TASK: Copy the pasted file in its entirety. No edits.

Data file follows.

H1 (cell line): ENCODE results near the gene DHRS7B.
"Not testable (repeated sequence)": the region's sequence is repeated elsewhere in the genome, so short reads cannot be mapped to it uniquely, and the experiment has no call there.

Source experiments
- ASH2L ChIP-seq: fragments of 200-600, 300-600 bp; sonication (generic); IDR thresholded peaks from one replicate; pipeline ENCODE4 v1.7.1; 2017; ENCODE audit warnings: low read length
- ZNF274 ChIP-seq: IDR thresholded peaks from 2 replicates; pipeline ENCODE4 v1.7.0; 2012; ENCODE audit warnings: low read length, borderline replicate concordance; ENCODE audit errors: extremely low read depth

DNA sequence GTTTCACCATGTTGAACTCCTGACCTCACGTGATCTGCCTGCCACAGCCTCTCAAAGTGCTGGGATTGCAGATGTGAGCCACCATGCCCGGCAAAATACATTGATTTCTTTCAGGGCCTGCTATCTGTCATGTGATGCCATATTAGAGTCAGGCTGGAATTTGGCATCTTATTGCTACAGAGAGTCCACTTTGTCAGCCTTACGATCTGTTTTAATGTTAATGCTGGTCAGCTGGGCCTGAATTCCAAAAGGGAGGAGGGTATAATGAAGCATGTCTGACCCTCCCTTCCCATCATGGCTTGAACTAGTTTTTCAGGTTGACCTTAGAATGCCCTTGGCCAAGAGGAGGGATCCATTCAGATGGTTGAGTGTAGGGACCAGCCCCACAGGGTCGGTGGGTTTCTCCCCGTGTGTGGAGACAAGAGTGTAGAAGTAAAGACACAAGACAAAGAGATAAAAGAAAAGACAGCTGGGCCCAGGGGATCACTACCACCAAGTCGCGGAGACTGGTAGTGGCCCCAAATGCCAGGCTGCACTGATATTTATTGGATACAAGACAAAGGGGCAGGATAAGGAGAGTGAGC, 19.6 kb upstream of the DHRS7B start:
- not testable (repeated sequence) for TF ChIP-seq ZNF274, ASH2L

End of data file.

H1 (cell line): ENCODE results near the gene DHRS7B.
"Not testable (repeated sequence)": the region's sequence is repeated elsewhere in the genome, so short reads cannot be mapped to it uniquely, and the experiment has no call there.

Source experiments
- ASH2L ChIP-seq: fragments of 200-600, 300-600 bp; sonication (generic); IDR thresholded peaks from one replicate; pipeline ENCODE4 v1.7.1; 2017; ENCODE audit warnings: low read length
- ZNF274 ChIP-seq: IDR thresholded peaks from 2 replicates; pipeline ENCODE4 v1.7.0; 2012; ENCODE audit warnings: low read length, borderline replicate concordance; ENCODE audit errors: extremely low read depth

DNA sequence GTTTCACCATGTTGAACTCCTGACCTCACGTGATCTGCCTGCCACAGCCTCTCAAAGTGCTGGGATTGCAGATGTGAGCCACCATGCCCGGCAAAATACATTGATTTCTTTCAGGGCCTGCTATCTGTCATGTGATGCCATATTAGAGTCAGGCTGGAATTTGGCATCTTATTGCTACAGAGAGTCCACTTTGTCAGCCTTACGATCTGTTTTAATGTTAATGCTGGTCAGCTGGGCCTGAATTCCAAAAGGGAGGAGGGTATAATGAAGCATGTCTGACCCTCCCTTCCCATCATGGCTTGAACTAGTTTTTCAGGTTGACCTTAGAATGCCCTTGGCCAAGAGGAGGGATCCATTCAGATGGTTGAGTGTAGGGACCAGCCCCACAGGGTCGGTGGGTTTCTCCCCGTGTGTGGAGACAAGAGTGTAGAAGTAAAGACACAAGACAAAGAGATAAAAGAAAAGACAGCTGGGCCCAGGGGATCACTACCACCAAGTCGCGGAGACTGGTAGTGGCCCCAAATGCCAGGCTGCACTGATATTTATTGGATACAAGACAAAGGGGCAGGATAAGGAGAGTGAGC, 19.6 kb upstream of the DHRS7B start:
- not testable (repeated sequence) for TF ChIP-seq ZNF274, ASH2L